6. I tried it. I also tried the Pantley method, the serious cry-it-out time, and nearly every other sleep training trick I could locate. And the first time my daughter slept through the night, she was 21 months old. Now, at 28 months, she sleeps through about five nights out of seven. She’s just a lousy sleeper, like me, and no amount of sleep training was going to help.
    I’m glad I had her first, though. Her younger sister is champion sleeper. I would have thought I was Queen of Sleep Training, had #2 been first, rather than understanding that it’s the luck of the draw.

  7. At 18 months we let our cry it out for 45 minutes without going back in (so, much harsher than Ferber–”total extinction”!). But I remain convinced that it was absolutely the right thing to do and I am now a believer in the sleep associations concept. Over the prior nine months we had gotten into a vicious circle of carrying him around for hours at a time so that he wouldn’t cry. By the time we let him CIO he was waking up every two hours and my husband was carrying him around for two or three hours a night … at least. Because, of course, we’d trained him to sleep while being carried around.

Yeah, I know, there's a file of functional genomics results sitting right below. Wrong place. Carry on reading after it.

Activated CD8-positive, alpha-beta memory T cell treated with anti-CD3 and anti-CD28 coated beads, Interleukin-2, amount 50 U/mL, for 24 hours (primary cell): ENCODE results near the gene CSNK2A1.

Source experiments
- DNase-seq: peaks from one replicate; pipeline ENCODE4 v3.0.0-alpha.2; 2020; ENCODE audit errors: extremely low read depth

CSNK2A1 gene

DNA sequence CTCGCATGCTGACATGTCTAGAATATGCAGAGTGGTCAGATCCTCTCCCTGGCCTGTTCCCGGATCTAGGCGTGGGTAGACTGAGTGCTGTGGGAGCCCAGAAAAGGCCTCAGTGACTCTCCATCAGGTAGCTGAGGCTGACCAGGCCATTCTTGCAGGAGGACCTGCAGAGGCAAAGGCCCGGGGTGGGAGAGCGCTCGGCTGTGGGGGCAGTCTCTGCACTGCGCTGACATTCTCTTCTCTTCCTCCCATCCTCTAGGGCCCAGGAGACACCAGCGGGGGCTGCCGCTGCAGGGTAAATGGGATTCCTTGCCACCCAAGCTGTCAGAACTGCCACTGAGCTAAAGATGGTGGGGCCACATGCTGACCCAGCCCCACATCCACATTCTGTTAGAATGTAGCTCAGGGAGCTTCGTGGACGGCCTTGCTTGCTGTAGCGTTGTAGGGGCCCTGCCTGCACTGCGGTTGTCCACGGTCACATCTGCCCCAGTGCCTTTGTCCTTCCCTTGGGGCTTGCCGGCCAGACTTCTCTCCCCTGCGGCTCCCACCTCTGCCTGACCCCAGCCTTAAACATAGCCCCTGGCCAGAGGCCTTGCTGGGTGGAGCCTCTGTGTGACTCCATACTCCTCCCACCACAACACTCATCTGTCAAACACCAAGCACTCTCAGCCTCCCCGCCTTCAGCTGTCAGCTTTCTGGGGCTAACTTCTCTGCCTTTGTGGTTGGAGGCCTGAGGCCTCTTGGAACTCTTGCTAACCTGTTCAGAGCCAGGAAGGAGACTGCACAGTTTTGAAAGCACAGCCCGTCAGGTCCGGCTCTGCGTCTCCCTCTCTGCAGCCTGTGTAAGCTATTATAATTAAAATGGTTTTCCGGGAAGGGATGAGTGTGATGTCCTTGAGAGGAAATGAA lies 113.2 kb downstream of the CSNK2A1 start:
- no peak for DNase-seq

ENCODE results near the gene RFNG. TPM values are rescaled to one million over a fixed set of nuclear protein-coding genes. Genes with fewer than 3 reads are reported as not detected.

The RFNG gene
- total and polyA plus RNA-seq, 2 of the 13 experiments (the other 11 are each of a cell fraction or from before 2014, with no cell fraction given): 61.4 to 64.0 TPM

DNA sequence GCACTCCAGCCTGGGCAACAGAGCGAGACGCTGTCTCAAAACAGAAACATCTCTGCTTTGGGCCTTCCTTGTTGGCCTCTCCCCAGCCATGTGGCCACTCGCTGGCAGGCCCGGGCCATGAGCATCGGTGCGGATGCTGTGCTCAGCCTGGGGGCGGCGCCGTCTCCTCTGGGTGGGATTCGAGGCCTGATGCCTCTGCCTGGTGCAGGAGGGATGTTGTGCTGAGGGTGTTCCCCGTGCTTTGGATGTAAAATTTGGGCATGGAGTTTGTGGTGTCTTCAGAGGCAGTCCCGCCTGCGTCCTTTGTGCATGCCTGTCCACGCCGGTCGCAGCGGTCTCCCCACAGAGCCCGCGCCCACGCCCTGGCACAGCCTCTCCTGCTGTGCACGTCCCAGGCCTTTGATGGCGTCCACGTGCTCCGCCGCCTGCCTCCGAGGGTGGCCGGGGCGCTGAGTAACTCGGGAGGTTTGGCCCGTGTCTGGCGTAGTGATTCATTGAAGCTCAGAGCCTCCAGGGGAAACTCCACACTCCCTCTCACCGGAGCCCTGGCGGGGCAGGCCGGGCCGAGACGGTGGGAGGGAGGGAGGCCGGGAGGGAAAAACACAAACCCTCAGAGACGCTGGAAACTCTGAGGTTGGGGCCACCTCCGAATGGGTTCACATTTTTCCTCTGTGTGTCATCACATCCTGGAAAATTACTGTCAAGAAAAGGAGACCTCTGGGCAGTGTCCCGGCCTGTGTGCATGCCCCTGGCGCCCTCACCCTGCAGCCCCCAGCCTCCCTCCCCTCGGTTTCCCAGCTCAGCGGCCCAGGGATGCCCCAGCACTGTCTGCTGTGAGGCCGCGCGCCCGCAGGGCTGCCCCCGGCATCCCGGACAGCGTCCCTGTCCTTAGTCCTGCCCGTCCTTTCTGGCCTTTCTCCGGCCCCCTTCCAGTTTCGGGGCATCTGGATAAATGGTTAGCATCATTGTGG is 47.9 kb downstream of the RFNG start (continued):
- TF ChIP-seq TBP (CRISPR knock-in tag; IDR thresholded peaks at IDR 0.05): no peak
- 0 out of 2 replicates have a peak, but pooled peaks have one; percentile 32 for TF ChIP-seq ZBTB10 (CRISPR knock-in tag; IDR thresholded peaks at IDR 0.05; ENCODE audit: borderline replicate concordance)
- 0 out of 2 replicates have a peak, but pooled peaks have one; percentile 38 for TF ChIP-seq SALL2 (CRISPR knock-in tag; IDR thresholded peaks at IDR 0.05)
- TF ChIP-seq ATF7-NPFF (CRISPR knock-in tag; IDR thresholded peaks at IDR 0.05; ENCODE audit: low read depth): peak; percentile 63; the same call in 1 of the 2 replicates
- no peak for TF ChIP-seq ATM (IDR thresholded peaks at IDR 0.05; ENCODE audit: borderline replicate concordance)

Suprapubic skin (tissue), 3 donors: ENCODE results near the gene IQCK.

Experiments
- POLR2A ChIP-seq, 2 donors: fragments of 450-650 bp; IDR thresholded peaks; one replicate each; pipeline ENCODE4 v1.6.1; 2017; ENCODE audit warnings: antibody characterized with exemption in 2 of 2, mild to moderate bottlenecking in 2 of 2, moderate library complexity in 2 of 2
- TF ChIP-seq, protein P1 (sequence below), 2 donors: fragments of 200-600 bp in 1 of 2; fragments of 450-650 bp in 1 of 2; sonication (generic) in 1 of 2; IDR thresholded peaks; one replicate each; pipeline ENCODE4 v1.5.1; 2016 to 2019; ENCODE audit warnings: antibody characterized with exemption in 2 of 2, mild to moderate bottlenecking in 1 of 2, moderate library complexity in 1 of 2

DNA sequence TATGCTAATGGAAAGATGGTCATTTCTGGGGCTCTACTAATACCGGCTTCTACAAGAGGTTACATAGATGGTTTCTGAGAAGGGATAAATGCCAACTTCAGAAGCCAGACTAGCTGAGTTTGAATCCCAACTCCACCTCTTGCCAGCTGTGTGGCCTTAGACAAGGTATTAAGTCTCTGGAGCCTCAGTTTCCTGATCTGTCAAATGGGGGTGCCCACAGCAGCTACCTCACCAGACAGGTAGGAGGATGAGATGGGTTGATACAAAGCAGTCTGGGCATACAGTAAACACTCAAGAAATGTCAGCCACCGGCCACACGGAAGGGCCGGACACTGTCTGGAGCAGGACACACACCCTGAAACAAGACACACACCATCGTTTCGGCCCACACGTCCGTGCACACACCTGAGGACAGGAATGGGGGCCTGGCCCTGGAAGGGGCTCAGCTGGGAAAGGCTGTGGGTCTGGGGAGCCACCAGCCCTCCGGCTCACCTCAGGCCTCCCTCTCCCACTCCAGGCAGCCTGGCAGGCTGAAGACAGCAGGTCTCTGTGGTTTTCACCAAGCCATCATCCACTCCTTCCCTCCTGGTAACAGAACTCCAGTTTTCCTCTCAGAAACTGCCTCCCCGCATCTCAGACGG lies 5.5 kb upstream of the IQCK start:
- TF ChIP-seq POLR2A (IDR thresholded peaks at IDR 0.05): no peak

I feel like a total and utter ass for letting it get that bad. I made some dumb choices and didn’t realize how abnormal things were. (Actually, the whole “sleep regression” concept really worked against me there, it allowed me to think our situation was normal, but that’s another topic.) But I think the technique we used was actually the kindest method of working out his sleep so that we could all recover. Knowing what I do about his personality, I think going back in, even for progressively longer periods, would have made it a lot worse for him as well as us. That “going back in and patting” thing never worked for us. And, after the second night (15 minutes of crying) he has slept through every night since, barring a couple exceptional situations. He’s now 2 1/2.